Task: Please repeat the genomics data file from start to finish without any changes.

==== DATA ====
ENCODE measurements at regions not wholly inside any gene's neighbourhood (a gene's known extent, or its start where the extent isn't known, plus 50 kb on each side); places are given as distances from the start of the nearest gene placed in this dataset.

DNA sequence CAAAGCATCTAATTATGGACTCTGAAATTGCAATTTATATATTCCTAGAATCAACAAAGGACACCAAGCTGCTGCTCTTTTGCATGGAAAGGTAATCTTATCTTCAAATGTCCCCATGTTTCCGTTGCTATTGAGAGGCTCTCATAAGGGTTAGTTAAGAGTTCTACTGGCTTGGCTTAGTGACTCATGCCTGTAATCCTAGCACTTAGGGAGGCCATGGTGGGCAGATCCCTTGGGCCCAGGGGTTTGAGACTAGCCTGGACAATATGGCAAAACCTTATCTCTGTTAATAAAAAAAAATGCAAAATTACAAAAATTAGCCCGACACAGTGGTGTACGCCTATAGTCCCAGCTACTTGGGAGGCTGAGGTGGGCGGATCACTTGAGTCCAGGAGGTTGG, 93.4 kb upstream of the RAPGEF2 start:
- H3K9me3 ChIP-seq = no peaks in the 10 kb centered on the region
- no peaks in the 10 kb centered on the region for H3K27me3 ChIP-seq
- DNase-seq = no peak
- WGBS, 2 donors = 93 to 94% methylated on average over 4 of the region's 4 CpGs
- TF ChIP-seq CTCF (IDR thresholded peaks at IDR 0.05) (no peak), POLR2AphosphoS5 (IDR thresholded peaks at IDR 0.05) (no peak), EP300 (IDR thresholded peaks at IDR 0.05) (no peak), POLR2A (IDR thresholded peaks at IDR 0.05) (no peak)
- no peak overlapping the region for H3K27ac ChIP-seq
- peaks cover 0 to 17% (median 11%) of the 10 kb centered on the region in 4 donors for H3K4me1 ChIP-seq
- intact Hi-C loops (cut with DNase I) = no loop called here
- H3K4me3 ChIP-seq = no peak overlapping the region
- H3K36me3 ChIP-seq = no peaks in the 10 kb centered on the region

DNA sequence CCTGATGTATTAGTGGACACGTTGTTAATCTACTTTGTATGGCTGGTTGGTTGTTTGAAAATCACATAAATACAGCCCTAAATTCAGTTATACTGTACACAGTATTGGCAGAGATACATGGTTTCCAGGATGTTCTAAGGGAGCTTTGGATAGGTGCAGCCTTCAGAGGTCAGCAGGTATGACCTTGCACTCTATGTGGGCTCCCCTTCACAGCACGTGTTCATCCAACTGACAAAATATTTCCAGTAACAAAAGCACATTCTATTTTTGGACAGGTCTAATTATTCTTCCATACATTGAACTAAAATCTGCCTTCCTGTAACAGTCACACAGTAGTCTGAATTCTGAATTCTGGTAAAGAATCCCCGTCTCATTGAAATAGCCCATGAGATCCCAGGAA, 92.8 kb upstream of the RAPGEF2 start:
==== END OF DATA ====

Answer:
ENCODE measurements at regions not wholly inside any gene's neighbourhood (a gene's known extent, or its start where the extent isn't known, plus 50 kb on each side); places are given as distances from the start of the nearest gene placed in this dataset.

DNA sequence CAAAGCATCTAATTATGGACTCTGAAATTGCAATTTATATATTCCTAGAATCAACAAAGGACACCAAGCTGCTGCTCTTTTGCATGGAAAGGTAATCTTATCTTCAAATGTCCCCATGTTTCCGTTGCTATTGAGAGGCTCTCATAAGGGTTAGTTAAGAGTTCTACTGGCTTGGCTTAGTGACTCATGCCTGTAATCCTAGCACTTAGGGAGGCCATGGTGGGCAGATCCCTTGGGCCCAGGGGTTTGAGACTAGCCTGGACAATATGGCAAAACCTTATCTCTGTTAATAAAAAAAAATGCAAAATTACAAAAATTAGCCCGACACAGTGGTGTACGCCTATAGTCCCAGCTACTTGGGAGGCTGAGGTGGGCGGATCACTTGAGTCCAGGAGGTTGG, 93.4 kb upstream of the RAPGEF2 start:
- H3K9me3 ChIP-seq = no peaks in the 10 kb centered on the region
- no peaks in the 10 kb centered on the region for H3K27me3 ChIP-seq
- DNase-seq = no peak
- WGBS, 2 donors = 93 to 94% methylated on average over 4 of the region's 4 CpGs
- TF ChIP-seq CTCF (IDR thresholded peaks at IDR 0.05) (no peak), POLR2AphosphoS5 (IDR thresholded peaks at IDR 0.05) (no peak), EP300 (IDR thresholded peaks at IDR 0.05) (no peak), POLR2A (IDR thresholded peaks at IDR 0.05) (no peak)
- no peak overlapping the region for H3K27ac ChIP-seq
- peaks cover 0 to 17% (median 11%) of the 10 kb centered on the region in 4 donors for H3K4me1 ChIP-seq
- intact Hi-C loops (cut with DNase I) = no loop called here
- H3K4me3 ChIP-seq = no peak overlapping the region
- H3K36me3 ChIP-seq = no peaks in the 10 kb centered on the region

DNA sequence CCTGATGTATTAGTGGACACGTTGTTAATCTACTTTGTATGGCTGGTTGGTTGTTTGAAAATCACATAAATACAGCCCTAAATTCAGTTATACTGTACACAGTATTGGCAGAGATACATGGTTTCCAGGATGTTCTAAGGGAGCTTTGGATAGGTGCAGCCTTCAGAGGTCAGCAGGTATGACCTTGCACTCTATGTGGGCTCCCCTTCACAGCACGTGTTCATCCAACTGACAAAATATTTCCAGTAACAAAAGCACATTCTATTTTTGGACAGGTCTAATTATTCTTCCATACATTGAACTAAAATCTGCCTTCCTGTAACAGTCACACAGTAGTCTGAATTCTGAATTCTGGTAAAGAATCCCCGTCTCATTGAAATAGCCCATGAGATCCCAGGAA, 92.8 kb upstream of the RAPGEF2 start: